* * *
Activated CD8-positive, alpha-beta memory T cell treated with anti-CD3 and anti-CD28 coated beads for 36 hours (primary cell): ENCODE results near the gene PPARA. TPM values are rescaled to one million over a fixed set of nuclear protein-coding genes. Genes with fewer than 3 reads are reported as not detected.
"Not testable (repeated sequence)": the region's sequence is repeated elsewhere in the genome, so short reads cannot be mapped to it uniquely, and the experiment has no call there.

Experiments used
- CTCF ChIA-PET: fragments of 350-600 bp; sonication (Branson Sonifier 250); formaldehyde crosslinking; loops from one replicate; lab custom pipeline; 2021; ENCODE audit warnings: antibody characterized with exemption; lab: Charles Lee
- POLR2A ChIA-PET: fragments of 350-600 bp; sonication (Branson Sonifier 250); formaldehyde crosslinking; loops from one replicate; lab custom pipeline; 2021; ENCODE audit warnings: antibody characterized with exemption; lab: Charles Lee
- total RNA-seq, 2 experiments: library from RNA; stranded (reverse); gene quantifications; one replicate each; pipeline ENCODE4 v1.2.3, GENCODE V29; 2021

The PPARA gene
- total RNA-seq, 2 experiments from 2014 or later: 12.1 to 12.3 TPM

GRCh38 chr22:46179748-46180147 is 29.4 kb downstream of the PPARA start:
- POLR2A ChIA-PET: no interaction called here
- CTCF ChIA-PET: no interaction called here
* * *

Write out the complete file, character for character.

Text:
Activated CD8-positive, alpha-beta memory T cell treated with anti-CD3 and anti-CD28 coated beads for 36 hours (primary cell): ENCODE results near the gene PPARA. TPM values are rescaled to one million over a fixed set of nuclear protein-coding genes. Genes with fewer than 3 reads are reported as not detected.
"Not testable (repeated sequence)": the region's sequence is repeated elsewhere in the genome, so short reads cannot be mapped to it uniquely, and the experiment has no call there.

Experiments used
- CTCF ChIA-PET: fragments of 350-600 bp; sonication (Branson Sonifier 250); formaldehyde crosslinking; loops from one replicate; lab custom pipeline; 2021; ENCODE audit warnings: antibody characterized with exemption; lab: Charles Lee
- POLR2A ChIA-PET: fragments of 350-600 bp; sonication (Branson Sonifier 250); formaldehyde crosslinking; loops from one replicate; lab custom pipeline; 2021; ENCODE audit warnings: antibody characterized with exemption; lab: Charles Lee
- total RNA-seq, 2 experiments: library from RNA; stranded (reverse); gene quantifications; one replicate each; pipeline ENCODE4 v1.2.3, GENCODE V29; 2021

The PPARA gene
- total RNA-seq, 2 experiments from 2014 or later: 12.1 to 12.3 TPM

GRCh38 chr22:46179748-46180147 is 29.4 kb downstream of the PPARA start:
- POLR2A ChIA-PET: no interaction called here
- CTCF ChIA-PET: no interaction called here